If they had to argue, the two characters of Richard Corso’s satire, Picnic Under A Gibbet (adapted by Rebecca Gorman O’Neill from Gregory Ferbrache’s short story) would probably agree—though they prefer to be on opposite sides on most other subjects—that picnicking under an old, rotting corpse was just the cherry on top of a darkly amusing tale. And thus a fool and a jester picnic under the shrivelled corpse of their king, illness ravaging their kingdom in the meantime.
Heavy on long-winded, zany dialogue, the 17-minute film uses striking imagery, a black and white colour palette, and a 4:3 aspect ratio to set the tone of the story. Of course, the decomposing royal corpse hanging in a gibbet right above the characters’ heads does add something to the atmosphere. Makeup gives the jester (Sean Michael Cummings) and the fool (Cody Dermon) mean faces, which the actors justify with their performances. Harmless though they are supposed to be and joke though they might, it does not take long for the film to hint that they are not to be trusted.
Movement limited to their checkered picnic blanket, they are soon joined by the final character, the plague doctor (Leonard Barrett Jr.). He brings a possible cure for the plague, requesting an audience with the king. More zany dialogue ensues, the gist of it is merely that no, he may not have an audience with the king, and no, he may not put his knowledge to use, the damned outsider. The parallels are inescapable, the satire biting. All this is the work of the jester, who has, over the course of the story, subtly established himself as the leader of the duo. Then when opportunity presents itself, he also becomes the new de facto king. The doctor is condemned.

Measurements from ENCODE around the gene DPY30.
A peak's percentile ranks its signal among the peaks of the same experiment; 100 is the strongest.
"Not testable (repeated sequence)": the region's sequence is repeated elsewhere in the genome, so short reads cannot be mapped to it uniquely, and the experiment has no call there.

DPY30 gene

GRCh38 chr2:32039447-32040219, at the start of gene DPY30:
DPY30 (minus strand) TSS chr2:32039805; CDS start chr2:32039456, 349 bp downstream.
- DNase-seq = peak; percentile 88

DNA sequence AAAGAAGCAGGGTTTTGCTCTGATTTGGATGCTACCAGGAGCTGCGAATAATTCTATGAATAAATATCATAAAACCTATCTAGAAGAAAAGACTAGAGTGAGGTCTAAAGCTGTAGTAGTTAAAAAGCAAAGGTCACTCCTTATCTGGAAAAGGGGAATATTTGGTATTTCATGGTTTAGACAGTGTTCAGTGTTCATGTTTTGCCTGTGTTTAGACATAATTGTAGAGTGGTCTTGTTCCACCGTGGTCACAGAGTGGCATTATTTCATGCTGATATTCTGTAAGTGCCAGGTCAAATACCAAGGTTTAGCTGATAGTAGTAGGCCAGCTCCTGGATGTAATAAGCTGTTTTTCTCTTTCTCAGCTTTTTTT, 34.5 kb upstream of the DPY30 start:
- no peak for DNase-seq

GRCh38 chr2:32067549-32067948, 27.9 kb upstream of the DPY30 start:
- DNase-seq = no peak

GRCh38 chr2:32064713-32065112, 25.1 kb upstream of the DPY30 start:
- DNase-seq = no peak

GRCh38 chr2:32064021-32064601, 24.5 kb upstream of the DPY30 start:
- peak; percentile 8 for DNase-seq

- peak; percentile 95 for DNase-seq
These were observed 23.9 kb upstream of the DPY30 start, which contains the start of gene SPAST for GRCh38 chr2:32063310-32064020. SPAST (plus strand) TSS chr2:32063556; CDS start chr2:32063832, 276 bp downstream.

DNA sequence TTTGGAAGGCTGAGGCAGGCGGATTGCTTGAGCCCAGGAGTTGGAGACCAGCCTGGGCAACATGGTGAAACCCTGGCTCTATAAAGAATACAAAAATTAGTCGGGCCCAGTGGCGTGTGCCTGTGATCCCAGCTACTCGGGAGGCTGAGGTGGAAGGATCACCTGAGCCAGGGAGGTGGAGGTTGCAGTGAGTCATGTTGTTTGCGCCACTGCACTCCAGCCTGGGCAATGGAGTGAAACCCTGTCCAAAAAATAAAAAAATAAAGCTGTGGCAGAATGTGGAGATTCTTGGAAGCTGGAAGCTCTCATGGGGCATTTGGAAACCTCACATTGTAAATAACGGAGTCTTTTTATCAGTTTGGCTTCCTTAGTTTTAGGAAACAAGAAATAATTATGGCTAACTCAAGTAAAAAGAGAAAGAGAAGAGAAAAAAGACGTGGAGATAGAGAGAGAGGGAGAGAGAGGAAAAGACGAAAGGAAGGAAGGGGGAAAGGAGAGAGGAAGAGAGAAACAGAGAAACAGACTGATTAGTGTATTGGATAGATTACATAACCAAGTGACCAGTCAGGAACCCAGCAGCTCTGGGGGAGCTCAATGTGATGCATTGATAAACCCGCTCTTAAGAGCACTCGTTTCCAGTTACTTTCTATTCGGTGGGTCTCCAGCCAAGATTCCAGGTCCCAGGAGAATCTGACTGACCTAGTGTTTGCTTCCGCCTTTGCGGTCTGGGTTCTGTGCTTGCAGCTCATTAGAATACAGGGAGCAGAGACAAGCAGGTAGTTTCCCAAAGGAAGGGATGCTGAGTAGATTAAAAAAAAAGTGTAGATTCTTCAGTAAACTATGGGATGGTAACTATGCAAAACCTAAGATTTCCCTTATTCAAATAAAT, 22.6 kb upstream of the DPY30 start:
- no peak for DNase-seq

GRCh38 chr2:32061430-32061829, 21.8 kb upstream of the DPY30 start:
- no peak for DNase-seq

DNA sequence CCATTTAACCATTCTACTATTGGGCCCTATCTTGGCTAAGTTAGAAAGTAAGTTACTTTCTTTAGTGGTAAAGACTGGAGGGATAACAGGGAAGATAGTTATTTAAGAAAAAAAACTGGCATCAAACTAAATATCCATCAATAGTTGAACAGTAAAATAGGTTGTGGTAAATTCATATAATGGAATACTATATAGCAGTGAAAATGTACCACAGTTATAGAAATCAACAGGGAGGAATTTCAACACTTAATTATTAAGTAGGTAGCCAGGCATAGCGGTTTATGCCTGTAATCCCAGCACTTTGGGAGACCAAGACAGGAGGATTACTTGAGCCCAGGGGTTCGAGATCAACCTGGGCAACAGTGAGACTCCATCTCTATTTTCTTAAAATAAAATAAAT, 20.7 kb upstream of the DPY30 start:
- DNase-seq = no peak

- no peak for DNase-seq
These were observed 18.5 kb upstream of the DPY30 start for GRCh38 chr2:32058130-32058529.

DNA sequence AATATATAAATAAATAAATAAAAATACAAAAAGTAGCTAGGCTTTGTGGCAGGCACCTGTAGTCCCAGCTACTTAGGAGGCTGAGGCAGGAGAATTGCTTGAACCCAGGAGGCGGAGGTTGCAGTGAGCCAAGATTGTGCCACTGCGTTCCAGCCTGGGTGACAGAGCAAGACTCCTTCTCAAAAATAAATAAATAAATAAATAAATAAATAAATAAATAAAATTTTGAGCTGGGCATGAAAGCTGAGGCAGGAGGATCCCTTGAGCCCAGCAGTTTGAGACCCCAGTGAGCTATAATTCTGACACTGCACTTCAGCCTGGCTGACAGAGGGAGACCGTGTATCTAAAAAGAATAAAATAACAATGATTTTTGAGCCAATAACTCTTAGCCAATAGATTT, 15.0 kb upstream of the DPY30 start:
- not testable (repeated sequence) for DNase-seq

Terry Burnsed’s voice-over and Greth Ligon’s score are excellent additions, emphasising the era of the story. Juxtaposed against this, with smoke (or perhaps fog?) swirling in and out of the frame, the fool and the jester’s debate about how best to avoid falling ill to the epidemic (holding your breath and avoiding air vs. avoiding physical contact so as to avoid sin) feels eerily familiar. It hardly bears mentioning at this point, but this is a film that knows how to set the mood.
A feat of quality production, Picnic Under A Gibbet is dark, morbid, funny, and cutting. Nothing feels out of place, and for those who can stomach it, the corpse is captivating. Come for the debate on semantics, stay for the unholy reminder of our own dark times.
Watch Picnic Under A Gibbet Short Film Trailer
Picnic Under A Gibbet: Morbidly Funny, Scarily Familiar Epidemic Satire